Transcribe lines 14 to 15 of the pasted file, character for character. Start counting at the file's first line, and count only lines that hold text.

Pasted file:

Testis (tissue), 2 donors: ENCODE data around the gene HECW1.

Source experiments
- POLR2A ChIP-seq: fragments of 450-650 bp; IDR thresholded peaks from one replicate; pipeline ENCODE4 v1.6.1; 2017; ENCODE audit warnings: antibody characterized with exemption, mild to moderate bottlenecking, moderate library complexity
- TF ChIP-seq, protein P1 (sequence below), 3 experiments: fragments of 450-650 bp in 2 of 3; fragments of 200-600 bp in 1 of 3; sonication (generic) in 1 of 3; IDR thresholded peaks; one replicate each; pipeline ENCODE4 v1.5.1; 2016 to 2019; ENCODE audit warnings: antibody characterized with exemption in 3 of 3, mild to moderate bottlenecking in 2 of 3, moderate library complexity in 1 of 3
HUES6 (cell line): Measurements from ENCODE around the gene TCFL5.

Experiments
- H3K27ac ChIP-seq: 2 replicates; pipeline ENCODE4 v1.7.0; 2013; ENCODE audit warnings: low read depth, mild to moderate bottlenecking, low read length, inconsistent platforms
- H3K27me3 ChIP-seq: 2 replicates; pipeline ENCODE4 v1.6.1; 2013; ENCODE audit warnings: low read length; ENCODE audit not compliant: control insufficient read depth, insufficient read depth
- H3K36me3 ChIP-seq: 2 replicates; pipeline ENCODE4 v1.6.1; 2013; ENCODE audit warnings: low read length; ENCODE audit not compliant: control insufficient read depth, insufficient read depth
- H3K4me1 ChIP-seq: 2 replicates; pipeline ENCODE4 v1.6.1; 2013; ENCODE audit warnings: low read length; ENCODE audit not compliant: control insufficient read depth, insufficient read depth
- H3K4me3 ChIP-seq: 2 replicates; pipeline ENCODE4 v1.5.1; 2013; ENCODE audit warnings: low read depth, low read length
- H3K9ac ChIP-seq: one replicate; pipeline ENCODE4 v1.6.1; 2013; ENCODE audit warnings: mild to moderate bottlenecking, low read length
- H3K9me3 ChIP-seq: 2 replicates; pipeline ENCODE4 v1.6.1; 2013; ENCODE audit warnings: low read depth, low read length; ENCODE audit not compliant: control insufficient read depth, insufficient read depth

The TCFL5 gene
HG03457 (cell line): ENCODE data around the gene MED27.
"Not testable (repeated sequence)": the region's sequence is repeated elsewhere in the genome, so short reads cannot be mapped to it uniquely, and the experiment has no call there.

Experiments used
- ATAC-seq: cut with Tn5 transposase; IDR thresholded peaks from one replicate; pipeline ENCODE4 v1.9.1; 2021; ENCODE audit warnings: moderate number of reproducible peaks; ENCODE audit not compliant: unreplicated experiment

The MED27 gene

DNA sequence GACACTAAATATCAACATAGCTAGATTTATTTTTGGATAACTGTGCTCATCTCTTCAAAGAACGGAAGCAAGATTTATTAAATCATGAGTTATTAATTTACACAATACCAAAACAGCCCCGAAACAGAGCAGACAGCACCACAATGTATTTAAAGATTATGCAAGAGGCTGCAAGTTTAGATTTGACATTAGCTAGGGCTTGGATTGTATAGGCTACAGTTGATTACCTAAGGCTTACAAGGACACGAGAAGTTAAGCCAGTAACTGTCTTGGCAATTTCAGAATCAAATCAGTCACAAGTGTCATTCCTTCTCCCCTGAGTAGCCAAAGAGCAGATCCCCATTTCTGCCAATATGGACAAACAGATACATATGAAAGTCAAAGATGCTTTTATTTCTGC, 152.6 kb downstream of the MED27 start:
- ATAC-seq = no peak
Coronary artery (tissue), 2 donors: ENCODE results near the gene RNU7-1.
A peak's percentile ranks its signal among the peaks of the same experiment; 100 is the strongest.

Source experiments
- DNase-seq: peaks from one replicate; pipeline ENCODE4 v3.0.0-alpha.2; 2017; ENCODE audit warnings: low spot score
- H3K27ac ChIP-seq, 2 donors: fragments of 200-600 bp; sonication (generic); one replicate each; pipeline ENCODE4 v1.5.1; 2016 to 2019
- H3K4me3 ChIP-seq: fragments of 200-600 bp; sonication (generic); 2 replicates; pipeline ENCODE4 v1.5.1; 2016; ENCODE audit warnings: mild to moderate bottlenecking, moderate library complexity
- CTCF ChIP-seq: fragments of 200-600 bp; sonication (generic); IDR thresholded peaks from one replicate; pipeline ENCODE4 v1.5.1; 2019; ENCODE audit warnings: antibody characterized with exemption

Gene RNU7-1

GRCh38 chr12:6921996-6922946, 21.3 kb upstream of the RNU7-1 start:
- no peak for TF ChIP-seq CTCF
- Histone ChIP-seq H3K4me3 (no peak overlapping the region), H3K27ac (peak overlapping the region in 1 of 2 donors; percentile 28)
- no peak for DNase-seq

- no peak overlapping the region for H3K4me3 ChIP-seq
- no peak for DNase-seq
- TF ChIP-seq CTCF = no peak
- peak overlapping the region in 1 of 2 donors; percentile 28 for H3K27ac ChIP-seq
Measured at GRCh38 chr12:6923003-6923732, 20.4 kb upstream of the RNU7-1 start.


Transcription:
The TCFL5 gene
HG03457 (cell line): ENCODE data around the gene MED27.